They opened their Nob Hill bakery with hopes and dreams, seed money and $16,615 from a Kickstarter campaign, a love of artisanal breads and a love of the Nob Hill neighborhood they hoped would love them back.
Yuko Kawashiwo and Nobutoshi “Nobu” Mizushima, a young couple from Japan by way of New York and Santa Fe, shared every step of their journey on their Kickstarter and Facebook pages, each update peppered with exclamation points, charming broken English and so much glee and gratefulness that it was hard not to be swept up in their excitement.
They called their business Ihatov Bread and Coffee, named for the magical place written about by their favorite author, Miyazawa Kenji.
“Ihatov means utopia, dreamland,” Kawashiwo said. “Harmonious.”
It was that for them.
And it seemed it might turn out to be that for neighbors and others, too.
In just 15 days in January, they got the couple to their Kickstarter goal of $12,000 and kept on donating.
“When we heard a bread shop was going in, there was a lot of excitement,” Nob Hill neighbor Patricia Parkinson said.
The couple transformed an abandoned building that had been an Arby’s and then a Starbucks and then a blight at Central and Tulane SE into a inviting spot filled with sunlight, fresh flowers on every table and the intoxicating scent of fresh-baked bread.
Ihatov, they hoped, would become a neighborhood hub, full of friendly faces and chatter over cups of coffee and croissants.
On March 4, the bread shop opened to crowds that raved over Mizushima’s artisanal baguettes, buttery biscuits, tangy sourdough and its unique pepper pear bread. Ihatov was well on its way to becoming the utopia the couple had dreamed of.
Then the world crashed.
Twelve days after Ihatov opened, the state imposed restrictions on all food service establishments in an effort to reduce the spread of COVID-19, forcing establishments to operate at 50% capacity.
Then on Monday, as the virus continued to spread, Gov. Michelle Lujan Grisham ordered all businesses the state termed nonessential shuttered, leaving restaurants and eateries to survive on takeout and delivery and the kindness of customers.
Kawashiwo, reached moments after Lujan Grisham announced the shutdown, said she is unsure of how the order will affect their fledgling business.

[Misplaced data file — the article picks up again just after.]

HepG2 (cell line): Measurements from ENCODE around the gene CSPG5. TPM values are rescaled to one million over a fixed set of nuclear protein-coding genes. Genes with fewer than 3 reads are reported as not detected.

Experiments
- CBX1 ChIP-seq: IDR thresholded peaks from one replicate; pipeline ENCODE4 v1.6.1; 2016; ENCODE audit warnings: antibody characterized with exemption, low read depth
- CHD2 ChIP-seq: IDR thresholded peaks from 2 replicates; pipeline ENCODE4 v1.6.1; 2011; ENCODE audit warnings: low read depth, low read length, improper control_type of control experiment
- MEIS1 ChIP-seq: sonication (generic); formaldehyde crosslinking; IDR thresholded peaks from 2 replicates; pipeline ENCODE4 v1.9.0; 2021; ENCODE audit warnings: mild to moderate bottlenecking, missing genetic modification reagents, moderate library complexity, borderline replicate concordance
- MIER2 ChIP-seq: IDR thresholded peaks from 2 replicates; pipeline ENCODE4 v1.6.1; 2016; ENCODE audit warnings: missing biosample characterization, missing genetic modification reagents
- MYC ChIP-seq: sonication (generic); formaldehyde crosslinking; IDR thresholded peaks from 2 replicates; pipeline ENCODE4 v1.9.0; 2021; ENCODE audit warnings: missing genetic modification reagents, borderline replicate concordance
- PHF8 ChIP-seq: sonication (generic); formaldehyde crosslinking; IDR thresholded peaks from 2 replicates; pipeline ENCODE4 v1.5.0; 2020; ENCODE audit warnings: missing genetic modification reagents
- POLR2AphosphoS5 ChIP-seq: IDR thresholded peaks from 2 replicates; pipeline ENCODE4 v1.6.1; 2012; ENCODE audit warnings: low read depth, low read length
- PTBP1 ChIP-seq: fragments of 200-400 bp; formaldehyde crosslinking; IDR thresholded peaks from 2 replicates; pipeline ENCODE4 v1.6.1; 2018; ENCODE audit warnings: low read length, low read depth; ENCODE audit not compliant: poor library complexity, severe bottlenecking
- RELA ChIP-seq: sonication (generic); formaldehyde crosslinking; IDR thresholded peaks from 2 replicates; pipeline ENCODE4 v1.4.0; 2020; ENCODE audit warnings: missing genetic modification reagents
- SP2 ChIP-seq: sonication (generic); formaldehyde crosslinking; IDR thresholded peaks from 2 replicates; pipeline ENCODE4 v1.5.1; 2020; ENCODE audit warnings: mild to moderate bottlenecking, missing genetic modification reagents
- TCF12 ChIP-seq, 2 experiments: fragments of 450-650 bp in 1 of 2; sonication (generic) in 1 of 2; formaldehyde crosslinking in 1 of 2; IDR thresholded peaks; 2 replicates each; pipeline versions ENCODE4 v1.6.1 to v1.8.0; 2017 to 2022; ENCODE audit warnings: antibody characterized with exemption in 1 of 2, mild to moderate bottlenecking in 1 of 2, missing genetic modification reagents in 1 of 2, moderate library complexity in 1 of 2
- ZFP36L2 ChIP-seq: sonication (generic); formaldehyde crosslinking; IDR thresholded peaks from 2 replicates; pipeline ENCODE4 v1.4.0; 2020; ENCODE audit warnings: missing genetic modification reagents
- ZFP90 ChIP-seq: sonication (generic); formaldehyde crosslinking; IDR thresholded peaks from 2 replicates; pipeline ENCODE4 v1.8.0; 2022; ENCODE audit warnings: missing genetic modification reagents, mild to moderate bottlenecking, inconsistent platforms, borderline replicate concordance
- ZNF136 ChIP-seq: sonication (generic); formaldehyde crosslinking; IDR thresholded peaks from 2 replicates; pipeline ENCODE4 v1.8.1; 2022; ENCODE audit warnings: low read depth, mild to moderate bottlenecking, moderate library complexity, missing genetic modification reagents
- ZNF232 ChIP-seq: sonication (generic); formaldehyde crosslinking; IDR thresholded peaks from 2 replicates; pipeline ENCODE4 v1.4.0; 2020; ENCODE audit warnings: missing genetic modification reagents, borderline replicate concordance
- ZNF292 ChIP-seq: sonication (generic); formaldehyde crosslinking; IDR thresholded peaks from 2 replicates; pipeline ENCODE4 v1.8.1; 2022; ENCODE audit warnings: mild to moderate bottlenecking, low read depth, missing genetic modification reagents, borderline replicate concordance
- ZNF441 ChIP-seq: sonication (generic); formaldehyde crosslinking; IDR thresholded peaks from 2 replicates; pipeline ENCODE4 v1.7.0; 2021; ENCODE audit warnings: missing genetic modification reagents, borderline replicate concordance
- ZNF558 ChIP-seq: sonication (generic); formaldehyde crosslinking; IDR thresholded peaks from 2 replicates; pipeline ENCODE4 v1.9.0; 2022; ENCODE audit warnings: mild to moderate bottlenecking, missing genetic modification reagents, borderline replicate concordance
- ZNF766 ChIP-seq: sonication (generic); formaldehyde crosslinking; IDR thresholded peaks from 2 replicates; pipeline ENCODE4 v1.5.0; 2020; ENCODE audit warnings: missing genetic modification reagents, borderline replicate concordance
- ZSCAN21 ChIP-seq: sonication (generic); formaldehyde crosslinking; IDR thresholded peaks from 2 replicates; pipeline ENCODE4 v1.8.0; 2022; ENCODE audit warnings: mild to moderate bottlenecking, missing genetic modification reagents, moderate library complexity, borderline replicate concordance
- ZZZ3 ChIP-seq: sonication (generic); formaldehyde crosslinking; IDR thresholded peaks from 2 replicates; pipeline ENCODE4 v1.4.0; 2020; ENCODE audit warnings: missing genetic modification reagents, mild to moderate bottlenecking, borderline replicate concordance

But she is hopeful.
“A lot of our customers buy things to go here,” she said. “So maybe for our business it will not be too much affected?”
Especially with customers like the one from Sunday.
“He bought a lot of bread and pastries, maybe $100 or more,” Kawashiwo said. “He’s such a nice gentleman.”
Such a large purchase was a welcome boon for Ihatov business. But the benefit of the bread went far beyond the bakery’s cash register.
The man who bought the bread wishes to remain anonymous. But Nob Hill neighbors know who he is.
“I had gone over to his house, and he was in the process of bagging all this bread,” Parkinson said. “And then he hands me a bag to take home with me, and it was still hot and so good.”
What her neighbor did was so good.
“He just decided he was going to help out this little store and then help out his neighbors,” she said. “It was such a lovely gift.”
But it was more than that, she said.
“Something like that just makes me hopeful,” said the former state Public Education Department assistant secretary who these days enjoys performing nondenominational marriages under social distancing-appropriate parameters. “We are all looking for emotional safety, especially in these scary, isolated, uncertain times and a world that was already lacking in communication. A simple thing like bread between neighbors offers us a little of that, a little of the reminder that we are all in this together and can pull together.”
If more of us who are able make efforts such as this, break bread together but apart, we just might pull through this thing a little more harmoniously.
And wouldn’t that be some kind of utopia.
UpFront is a front-page news and opinion column. Reach Joline at 823-3603, firstname.lastname@example.org, Facebook or @jolinegkg on Twitter.